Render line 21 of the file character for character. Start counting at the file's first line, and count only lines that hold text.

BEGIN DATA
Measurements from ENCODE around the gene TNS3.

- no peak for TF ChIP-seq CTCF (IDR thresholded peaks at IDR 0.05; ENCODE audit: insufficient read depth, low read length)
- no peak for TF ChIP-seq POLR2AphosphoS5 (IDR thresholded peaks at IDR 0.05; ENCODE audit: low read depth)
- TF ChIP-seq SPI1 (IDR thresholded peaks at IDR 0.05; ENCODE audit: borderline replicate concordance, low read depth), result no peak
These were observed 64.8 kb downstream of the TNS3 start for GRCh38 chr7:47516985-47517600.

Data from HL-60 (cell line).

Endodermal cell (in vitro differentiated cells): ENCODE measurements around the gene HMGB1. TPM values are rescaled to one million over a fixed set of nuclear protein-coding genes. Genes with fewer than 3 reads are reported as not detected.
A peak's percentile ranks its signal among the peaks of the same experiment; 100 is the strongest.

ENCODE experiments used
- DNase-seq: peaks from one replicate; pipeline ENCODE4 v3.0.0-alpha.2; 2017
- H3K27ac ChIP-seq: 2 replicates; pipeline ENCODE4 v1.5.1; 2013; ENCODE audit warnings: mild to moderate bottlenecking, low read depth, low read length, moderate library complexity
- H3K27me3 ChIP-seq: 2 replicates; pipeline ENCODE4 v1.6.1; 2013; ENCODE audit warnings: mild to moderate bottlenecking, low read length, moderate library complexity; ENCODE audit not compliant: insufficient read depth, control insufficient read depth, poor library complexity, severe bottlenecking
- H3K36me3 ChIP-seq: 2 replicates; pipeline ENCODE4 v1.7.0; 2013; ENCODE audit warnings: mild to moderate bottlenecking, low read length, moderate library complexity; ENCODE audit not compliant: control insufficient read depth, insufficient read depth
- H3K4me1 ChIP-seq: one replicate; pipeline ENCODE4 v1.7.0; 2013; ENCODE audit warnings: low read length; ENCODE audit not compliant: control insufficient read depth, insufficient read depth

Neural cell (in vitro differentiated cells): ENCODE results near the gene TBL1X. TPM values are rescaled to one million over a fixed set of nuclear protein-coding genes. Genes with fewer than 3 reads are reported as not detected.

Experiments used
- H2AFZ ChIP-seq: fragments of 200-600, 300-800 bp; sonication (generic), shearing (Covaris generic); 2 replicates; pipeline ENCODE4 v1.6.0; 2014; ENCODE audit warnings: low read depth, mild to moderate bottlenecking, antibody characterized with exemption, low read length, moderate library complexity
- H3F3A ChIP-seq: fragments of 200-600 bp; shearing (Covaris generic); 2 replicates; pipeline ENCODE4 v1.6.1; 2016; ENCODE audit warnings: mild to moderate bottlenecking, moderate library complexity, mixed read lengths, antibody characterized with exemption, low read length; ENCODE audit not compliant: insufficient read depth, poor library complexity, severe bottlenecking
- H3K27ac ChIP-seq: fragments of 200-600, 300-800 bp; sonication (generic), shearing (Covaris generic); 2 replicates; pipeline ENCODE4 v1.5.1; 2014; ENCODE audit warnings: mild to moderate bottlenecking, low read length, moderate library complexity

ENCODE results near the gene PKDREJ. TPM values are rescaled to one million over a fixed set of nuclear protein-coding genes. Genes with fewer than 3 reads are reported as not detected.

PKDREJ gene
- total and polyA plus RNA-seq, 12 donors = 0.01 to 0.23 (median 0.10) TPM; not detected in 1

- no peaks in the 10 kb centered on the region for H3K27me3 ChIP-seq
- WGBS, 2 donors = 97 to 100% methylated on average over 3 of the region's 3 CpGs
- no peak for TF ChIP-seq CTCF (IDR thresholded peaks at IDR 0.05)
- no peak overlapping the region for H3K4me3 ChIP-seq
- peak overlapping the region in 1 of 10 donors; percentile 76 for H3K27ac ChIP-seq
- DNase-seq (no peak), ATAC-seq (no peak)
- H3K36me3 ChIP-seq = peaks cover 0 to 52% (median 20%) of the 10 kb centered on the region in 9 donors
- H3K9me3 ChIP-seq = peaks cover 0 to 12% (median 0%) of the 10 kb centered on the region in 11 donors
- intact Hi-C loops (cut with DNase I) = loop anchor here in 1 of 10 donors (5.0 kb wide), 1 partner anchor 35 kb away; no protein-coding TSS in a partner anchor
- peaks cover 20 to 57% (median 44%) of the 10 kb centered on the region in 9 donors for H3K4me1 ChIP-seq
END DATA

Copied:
PKDREJ gene